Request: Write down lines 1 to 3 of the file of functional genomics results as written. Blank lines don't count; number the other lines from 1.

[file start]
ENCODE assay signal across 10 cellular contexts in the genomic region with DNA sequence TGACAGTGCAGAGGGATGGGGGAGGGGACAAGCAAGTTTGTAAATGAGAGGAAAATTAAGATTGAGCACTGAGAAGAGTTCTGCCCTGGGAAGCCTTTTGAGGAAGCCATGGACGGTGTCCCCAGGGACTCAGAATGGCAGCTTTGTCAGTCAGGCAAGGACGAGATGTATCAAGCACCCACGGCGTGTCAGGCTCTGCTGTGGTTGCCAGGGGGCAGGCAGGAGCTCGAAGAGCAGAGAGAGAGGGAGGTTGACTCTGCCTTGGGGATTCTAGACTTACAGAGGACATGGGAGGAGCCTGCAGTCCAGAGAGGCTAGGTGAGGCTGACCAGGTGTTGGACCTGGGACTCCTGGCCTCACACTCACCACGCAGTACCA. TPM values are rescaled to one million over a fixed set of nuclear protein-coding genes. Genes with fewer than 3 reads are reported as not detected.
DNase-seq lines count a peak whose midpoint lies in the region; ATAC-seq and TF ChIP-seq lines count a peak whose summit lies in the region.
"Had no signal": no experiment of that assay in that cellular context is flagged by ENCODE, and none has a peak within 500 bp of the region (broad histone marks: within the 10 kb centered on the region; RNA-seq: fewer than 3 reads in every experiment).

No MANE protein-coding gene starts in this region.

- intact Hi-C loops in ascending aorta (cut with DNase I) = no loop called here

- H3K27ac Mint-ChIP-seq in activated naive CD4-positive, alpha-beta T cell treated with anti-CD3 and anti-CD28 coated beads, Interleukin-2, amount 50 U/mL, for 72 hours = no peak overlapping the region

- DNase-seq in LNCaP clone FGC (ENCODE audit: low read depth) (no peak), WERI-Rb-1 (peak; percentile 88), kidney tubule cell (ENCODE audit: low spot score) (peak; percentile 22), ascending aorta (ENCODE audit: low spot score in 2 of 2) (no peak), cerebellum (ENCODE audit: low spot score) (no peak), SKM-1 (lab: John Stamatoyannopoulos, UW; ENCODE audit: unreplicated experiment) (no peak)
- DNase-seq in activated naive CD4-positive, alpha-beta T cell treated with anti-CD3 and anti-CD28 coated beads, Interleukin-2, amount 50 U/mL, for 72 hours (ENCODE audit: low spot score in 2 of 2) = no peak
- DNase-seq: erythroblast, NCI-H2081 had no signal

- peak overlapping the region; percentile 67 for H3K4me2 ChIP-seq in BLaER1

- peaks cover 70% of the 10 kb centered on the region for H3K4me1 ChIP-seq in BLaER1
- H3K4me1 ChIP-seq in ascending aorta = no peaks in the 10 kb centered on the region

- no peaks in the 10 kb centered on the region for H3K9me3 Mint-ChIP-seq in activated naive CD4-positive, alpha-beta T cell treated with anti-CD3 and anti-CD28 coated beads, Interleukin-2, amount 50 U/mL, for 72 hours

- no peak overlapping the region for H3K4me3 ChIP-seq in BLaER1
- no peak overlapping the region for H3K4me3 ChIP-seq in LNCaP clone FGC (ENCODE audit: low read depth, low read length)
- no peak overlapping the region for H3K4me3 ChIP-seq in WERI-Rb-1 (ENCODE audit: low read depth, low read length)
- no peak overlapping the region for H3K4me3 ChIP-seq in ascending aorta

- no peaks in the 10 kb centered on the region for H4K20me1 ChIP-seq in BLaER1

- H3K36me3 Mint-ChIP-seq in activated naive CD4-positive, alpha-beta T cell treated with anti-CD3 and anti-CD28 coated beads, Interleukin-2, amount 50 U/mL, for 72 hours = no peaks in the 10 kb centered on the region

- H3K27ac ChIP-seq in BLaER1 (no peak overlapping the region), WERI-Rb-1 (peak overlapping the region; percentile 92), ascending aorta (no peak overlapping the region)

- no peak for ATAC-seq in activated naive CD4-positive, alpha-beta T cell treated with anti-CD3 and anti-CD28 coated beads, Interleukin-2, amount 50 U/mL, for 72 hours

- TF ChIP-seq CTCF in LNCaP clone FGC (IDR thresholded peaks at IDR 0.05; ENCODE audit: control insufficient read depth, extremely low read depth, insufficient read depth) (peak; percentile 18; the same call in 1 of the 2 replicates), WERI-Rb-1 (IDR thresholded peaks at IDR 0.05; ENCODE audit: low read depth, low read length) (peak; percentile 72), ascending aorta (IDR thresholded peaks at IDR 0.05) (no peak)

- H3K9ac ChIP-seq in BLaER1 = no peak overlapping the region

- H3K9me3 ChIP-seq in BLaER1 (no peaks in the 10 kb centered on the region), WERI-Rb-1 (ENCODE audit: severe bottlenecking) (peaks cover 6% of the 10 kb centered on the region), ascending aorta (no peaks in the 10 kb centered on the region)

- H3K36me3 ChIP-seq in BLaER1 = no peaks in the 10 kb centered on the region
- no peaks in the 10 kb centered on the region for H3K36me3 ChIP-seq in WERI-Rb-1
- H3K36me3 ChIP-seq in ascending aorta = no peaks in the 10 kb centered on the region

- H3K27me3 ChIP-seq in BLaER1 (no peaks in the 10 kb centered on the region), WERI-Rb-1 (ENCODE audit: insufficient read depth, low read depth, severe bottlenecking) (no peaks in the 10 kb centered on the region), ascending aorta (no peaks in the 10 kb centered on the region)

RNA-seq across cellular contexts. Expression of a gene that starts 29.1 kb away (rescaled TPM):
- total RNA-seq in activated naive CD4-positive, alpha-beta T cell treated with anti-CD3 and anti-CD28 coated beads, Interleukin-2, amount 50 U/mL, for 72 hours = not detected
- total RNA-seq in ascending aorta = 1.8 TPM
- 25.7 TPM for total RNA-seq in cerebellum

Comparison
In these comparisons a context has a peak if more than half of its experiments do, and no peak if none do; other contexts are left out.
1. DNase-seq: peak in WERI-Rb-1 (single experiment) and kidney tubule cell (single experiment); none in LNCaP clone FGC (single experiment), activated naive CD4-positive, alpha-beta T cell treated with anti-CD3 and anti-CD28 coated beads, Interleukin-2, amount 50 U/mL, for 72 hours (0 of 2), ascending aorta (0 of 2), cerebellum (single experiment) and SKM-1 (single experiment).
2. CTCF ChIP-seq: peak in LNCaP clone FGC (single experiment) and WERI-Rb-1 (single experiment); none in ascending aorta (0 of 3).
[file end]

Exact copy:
ENCODE assay signal across 10 cellular contexts in the genomic region with DNA sequence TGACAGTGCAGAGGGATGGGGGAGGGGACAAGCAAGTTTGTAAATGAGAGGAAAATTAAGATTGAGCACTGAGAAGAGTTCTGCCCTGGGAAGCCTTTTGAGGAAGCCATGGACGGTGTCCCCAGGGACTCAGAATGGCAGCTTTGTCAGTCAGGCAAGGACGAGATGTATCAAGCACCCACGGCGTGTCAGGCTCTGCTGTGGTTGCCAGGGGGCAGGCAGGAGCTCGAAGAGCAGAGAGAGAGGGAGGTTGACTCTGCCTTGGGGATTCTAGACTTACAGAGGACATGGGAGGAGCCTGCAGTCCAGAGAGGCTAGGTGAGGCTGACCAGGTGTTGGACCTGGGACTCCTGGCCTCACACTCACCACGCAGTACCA. TPM values are rescaled to one million over a fixed set of nuclear protein-coding genes. Genes with fewer than 3 reads are reported as not detected.
DNase-seq lines count a peak whose midpoint lies in the region; ATAC-seq and TF ChIP-seq lines count a peak whose summit lies in the region.
"Had no signal": no experiment of that assay in that cellular context is flagged by ENCODE, and none has a peak within 500 bp of the region (broad histone marks: within the 10 kb centered on the region; RNA-seq: fewer than 3 reads in every experiment).